Here's another point about money. It likes you. It really likes you. But you put up the stop sign. Just try putting up the stop sign at Niagra Falls. That's exactly what you're doing when you tell yourself countless times a day "I just don't have enough money." Try telling a new story of your relationship to money. It might go like this: Money is wonderful. I love money. I love what money does for me and what I can do with a lot of money. Money is merely a symbol of the value I give it. And right now, I'm happy to spend money doing what I love doing, having fun, spending time with my family and friends and going places for pleasure."

It's that or pulling the covers up over your head.

Going from underearning to prosperity is the simplest thing to do. You simply take a look at what your old beliefs have been about money and change what you want those beliefs to be. Your putting a new frame around the picture. When I had an 18 year old dog and an 18 year old car with problems, I hit the panic button. I usually got angry at the car repairman and vehemently told him, he better not do more than is necessary, making another enemy in the process. "Oh, no, here she comes again," I could hear him mutter. Later, when I got that my thinking was not exactly ideal, I told myself, "Relax, this is what the prudent reserve is for" and wrote the check with enthusiasm. A week later, a check came in the mail which was twice the amount I'd paid for the car repair.

It's up to you. Look at money through a dimly lit mirror or see it in the bright light of truth.

The Numbers ~

Important little item, those numbers. This is where the pedal hits the metal.

Each day, write down all your numbers in a little notebook and record each penny you spend and each penny you bring in. Do that for a month and draft a plan for the following month based on the monthly outflow. This is pretty standard in most budgets, but get used to calling it a Financial Spending Account as the word "budget" has a limiting interpretation. Make it your other professional job. Get all your ducks in a row and have at the top of your list your rent or mortgage expense followed by all the utilities, food, gasoline and car insurance. There's no need to have a tv or internet if you're so far down and out that you can't see the light of day. There are libraries for that. And use of their computers is free. I had to use library computers for eight months until I could afford one.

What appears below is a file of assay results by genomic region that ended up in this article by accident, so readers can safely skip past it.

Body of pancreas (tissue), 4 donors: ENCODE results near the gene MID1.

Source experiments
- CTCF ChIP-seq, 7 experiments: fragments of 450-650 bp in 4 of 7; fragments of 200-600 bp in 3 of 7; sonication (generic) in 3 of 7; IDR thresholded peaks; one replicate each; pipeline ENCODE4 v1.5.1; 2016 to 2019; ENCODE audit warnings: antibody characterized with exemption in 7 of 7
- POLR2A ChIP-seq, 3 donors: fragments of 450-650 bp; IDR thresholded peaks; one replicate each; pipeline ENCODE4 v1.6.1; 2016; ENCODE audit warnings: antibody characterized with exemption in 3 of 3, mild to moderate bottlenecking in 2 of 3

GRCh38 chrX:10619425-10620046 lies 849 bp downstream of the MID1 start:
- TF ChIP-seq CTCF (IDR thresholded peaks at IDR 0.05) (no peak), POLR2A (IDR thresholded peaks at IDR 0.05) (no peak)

Everything else on your spending sheet is gravy: clothes, haircuts, nails, taxis, dues, magazines, tv, massage. There will be another notebook separate from your usual monthly expenses. Here you will list the amounts owed your creditors, both personal and bank credit cards and/or the IRS. List the current interest rate, how much you've been paying and what the original amount was when you took out the loan. You won't have to deal with this until you have formulated how much you have available AFTER your monthly living expenses have been paid. The debt column(s) will get their time in the light of day once you determine how much is available to pay each creditor. It's a real simple formula, one you will recognize as the answer you've been looking for.

Record your numbers daily and by month's end you will have a better idea of how much you actually have to spend on the debt. For many of us, creditors were the first to pay, leaving us with no money left over for necessities. You won't be doing that again. Remember? It's on your timetable.

You are a warrior in the war against debt.

"To gain clarity, get rid of the fog and vagueness about your finances." ~ The Financial Genie